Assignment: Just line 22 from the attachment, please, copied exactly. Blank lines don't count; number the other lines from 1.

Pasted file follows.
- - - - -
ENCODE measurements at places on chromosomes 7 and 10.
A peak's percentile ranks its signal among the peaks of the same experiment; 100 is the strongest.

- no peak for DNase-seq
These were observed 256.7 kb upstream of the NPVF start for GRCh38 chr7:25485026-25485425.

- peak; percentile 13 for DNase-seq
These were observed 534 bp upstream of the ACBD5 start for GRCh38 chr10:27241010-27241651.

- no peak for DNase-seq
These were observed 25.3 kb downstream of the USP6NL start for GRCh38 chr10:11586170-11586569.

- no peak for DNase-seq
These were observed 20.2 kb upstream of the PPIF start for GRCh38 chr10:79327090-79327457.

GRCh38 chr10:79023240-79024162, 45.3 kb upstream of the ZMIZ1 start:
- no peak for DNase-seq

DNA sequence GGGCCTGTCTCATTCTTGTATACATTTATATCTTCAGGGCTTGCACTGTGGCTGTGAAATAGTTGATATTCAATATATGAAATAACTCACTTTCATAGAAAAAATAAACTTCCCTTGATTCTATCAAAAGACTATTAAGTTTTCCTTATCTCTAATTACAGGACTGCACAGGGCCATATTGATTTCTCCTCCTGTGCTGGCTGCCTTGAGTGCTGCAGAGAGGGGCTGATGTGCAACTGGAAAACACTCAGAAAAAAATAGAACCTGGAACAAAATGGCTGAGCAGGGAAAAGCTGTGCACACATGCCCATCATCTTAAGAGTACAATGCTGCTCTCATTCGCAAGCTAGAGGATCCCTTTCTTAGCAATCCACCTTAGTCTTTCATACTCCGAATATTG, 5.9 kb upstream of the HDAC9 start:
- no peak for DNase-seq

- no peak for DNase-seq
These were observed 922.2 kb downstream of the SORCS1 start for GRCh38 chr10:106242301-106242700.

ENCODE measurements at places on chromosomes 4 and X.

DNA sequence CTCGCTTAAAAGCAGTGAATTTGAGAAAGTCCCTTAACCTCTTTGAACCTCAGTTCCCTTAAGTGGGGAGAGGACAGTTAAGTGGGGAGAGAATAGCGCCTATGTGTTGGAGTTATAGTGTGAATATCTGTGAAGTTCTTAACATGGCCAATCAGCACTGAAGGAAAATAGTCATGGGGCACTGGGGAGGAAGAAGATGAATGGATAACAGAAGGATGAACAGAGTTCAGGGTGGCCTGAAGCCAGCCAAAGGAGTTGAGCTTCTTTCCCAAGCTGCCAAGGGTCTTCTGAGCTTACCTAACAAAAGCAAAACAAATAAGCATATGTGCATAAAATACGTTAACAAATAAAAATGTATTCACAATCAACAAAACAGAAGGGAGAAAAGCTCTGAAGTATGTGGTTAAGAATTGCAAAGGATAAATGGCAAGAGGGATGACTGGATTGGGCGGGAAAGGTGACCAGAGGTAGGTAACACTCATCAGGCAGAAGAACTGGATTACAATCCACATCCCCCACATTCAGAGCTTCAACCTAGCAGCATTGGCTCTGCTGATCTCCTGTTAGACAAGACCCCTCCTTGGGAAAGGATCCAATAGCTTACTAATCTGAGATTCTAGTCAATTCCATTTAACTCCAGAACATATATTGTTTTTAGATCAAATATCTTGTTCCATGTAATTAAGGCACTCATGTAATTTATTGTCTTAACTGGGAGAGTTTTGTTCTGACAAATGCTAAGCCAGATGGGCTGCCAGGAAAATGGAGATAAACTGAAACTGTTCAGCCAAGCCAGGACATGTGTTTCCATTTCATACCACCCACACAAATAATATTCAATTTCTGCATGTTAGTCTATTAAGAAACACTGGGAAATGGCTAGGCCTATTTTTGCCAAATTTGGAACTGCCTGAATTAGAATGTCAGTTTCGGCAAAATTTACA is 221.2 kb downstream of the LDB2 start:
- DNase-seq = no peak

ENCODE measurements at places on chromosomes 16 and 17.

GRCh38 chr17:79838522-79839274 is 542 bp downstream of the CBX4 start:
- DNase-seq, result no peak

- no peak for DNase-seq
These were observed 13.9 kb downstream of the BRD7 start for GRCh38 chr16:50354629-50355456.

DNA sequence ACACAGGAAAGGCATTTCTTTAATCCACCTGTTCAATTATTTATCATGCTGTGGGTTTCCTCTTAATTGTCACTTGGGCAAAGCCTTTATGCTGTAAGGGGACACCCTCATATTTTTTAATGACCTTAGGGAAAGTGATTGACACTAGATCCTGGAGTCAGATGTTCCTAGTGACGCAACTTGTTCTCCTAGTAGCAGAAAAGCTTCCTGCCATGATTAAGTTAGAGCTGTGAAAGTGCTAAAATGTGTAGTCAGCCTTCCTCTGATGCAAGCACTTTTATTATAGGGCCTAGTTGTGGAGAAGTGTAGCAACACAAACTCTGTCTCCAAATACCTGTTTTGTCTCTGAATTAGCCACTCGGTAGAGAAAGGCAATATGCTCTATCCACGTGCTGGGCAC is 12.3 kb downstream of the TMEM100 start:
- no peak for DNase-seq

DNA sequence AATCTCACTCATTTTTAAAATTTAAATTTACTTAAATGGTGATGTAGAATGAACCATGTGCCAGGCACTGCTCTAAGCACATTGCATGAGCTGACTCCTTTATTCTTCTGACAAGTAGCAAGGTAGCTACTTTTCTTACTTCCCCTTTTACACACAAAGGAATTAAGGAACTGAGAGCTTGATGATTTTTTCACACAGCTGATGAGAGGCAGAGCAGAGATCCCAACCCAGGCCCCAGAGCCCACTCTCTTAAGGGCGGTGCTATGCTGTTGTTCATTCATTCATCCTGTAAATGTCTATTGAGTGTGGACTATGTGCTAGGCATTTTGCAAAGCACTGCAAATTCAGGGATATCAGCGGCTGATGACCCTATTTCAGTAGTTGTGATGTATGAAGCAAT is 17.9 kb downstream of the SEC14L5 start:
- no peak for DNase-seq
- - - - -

- DNase-seq, result no peak